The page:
Jewel Moore Nature Reserve

The College of Natural Sciences and Mathematics manages the 19-acre Jewel Moore Nature Reserve located on the UCA campus.  The reserve is used as an instructional facility for classes, a research area for faculty and students, and an environmental education site for the schools and public.  Habitats include a mixed hardwood forest, a short grass prairie (in which controlled burns are conducted periodically), and various wetland areas that include part of Stone Dam Creek and several ephemeral ponds.

The land that is now the Jewel E. Moore Nature Reserve was originally described as the Conway Prairie by the naturalist Thomas Nuttall in 1819 and was also noted in land surveys of that year.    In 1915, the Reserve area was known as the Normal Farm, and consisted of 50 acres.  The Farm supplied students with about 700 gallons of milk and 100-150 dozen eggs per month.  About 50 pigs provided meat, and an orchard provided peaches, apples, pears, and plums.  The Farm was phased out in the 1940’s. Professor Jewel Moore began using this area as an outdoor classroom for various environmental and biological studies in 1977.  The Jewel E. Moore Nature Reserve was established by the Board of Trustees in 1980 when they set aside an 8-acre tract at the request of the Biology Department.  In 2004, the Board expanded the Nature Reserve to 19 acres, and funds were later provided for extending and upgrading trails, and adding signage and other features.  The Reserve was rededicated on April 21, 2007.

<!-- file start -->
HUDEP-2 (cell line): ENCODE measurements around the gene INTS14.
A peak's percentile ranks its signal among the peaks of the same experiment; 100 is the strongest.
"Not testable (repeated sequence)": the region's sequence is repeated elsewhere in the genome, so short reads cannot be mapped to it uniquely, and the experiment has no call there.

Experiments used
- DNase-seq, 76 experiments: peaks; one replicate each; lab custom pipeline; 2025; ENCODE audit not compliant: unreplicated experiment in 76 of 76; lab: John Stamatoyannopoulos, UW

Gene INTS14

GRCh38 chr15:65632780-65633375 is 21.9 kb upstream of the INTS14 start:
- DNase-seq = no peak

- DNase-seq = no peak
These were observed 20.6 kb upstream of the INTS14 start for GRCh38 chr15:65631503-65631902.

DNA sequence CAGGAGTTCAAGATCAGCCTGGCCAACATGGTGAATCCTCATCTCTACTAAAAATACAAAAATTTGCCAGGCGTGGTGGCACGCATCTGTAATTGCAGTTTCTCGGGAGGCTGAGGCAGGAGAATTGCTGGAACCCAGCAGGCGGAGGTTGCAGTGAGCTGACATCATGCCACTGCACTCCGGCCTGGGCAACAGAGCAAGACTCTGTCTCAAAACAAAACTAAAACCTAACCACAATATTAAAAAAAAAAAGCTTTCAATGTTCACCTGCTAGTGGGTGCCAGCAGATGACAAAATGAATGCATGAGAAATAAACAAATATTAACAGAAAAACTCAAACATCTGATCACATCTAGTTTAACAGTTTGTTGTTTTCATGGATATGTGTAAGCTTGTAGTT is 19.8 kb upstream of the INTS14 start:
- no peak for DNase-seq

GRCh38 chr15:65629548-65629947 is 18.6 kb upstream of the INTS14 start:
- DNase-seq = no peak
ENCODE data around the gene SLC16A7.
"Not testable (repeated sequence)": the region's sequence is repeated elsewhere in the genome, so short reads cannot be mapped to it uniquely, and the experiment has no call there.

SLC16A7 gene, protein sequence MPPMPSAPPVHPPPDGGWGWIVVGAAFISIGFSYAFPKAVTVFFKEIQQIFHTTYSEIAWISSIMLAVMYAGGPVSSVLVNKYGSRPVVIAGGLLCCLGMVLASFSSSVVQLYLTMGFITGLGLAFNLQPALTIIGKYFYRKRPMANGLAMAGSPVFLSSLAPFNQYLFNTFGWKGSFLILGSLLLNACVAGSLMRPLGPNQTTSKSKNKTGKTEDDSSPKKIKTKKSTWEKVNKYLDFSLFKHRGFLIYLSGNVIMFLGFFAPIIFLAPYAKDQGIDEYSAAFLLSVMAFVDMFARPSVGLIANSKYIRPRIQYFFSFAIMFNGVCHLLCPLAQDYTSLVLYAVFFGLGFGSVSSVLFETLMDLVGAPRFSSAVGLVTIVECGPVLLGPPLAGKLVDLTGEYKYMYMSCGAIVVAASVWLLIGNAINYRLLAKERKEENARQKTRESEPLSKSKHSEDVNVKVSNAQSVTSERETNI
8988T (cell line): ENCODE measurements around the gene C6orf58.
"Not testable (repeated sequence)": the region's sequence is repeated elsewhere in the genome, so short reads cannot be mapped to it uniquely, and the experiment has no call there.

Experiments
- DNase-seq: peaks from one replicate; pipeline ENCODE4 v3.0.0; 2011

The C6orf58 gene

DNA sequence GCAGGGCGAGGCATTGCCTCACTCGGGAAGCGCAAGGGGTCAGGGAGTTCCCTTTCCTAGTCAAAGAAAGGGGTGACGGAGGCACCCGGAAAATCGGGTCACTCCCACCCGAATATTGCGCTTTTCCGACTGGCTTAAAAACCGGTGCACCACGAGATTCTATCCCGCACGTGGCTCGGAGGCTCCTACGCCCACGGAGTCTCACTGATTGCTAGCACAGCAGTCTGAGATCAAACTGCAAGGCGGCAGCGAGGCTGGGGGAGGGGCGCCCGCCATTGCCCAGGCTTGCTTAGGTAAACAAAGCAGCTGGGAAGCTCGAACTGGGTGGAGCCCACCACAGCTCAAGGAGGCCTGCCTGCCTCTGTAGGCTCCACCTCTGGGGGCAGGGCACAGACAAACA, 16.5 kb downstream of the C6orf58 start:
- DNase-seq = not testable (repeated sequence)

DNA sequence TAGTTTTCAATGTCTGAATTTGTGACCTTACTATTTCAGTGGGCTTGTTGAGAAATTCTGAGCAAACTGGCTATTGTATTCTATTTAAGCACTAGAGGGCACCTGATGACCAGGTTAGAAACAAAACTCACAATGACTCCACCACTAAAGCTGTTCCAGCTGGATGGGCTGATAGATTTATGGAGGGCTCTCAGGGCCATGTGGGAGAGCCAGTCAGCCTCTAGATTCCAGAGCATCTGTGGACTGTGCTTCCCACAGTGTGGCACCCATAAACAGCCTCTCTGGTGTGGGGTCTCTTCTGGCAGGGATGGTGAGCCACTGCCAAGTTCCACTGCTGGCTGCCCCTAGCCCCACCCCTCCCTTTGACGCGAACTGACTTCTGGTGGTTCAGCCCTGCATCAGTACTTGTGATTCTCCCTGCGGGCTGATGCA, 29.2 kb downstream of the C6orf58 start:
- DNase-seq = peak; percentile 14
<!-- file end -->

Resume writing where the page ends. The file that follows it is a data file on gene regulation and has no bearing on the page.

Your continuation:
Current Uses
Each year, the Nature Reserve is used by about 3,000 students enrolled in 16 courses, and many members of both the university and Conway communities also enjoy this beautiful protected area and its trails.  The area currently managed for prairie species was historically used for hay production or grazing, and probably not for cultivation of crops.  Controlled burning is used to maintain the health of the prairie and help control the spread of invasive species.

Further Information
For further information, or to schedule guided tours, contact UCA’s Department of Biology at 450-3146.

Enjoy the rich diversity of plants and animals in the Reserve.  As you walk the trails please take only pictures and leave only footprints.

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